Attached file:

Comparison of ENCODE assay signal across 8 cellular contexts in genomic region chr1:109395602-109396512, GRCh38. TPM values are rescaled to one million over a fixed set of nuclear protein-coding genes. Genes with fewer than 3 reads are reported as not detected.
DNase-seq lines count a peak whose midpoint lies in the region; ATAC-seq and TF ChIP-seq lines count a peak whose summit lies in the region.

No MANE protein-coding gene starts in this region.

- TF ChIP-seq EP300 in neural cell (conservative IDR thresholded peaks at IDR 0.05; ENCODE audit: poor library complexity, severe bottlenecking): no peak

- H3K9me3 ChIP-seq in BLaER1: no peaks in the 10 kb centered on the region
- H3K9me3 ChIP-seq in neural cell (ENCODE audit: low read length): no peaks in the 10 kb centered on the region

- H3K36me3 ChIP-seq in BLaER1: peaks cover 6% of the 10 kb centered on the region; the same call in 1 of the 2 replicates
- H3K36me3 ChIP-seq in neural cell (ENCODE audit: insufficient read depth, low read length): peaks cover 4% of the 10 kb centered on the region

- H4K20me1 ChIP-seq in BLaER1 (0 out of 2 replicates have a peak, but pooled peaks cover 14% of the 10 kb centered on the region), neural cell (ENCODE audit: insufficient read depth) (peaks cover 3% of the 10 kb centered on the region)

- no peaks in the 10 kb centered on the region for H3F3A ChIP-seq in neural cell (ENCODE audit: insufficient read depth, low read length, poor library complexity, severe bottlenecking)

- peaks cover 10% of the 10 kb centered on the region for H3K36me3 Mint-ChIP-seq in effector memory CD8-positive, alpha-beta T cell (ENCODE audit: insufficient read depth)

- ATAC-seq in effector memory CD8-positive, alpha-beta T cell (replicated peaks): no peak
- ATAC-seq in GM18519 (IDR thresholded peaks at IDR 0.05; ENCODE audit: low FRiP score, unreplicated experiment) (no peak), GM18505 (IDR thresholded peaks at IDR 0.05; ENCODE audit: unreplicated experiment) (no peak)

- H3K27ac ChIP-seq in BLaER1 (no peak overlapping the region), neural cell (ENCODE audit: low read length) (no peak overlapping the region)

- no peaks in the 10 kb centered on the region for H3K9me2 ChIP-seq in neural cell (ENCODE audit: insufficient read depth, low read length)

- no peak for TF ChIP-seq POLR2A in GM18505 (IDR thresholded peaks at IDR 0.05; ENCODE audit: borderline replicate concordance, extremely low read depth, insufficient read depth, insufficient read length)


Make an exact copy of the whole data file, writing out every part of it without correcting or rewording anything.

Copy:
Comparison of ENCODE assay signal across 8 cellular contexts in genomic region chr1:109395602-109396512, GRCh38. TPM values are rescaled to one million over a fixed set of nuclear protein-coding genes. Genes with fewer than 3 reads are reported as not detected.
DNase-seq lines count a peak whose midpoint lies in the region; ATAC-seq and TF ChIP-seq lines count a peak whose summit lies in the region.

No MANE protein-coding gene starts in this region.

- TF ChIP-seq EP300 in neural cell (conservative IDR thresholded peaks at IDR 0.05; ENCODE audit: poor library complexity, severe bottlenecking): no peak

- H3K9me3 ChIP-seq in BLaER1: no peaks in the 10 kb centered on the region
- H3K9me3 ChIP-seq in neural cell (ENCODE audit: low read length): no peaks in the 10 kb centered on the region

- H3K36me3 ChIP-seq in BLaER1: peaks cover 6% of the 10 kb centered on the region; the same call in 1 of the 2 replicates
- H3K36me3 ChIP-seq in neural cell (ENCODE audit: insufficient read depth, low read length): peaks cover 4% of the 10 kb centered on the region

- H4K20me1 ChIP-seq in BLaER1 (0 out of 2 replicates have a peak, but pooled peaks cover 14% of the 10 kb centered on the region), neural cell (ENCODE audit: insufficient read depth) (peaks cover 3% of the 10 kb centered on the region)

- no peaks in the 10 kb centered on the region for H3F3A ChIP-seq in neural cell (ENCODE audit: insufficient read depth, low read length, poor library complexity, severe bottlenecking)

- peaks cover 10% of the 10 kb centered on the region for H3K36me3 Mint-ChIP-seq in effector memory CD8-positive, alpha-beta T cell (ENCODE audit: insufficient read depth)

- ATAC-seq in effector memory CD8-positive, alpha-beta T cell (replicated peaks): no peak
- ATAC-seq in GM18519 (IDR thresholded peaks at IDR 0.05; ENCODE audit: low FRiP score, unreplicated experiment) (no peak), GM18505 (IDR thresholded peaks at IDR 0.05; ENCODE audit: unreplicated experiment) (no peak)

- H3K27ac ChIP-seq in BLaER1 (no peak overlapping the region), neural cell (ENCODE audit: low read length) (no peak overlapping the region)

- no peaks in the 10 kb centered on the region for H3K9me2 ChIP-seq in neural cell (ENCODE audit: insufficient read depth, low read length)

- no peak for TF ChIP-seq POLR2A in GM18505 (IDR thresholded peaks at IDR 0.05; ENCODE audit: borderline replicate concordance, extremely low read depth, insufficient read depth, insufficient read length)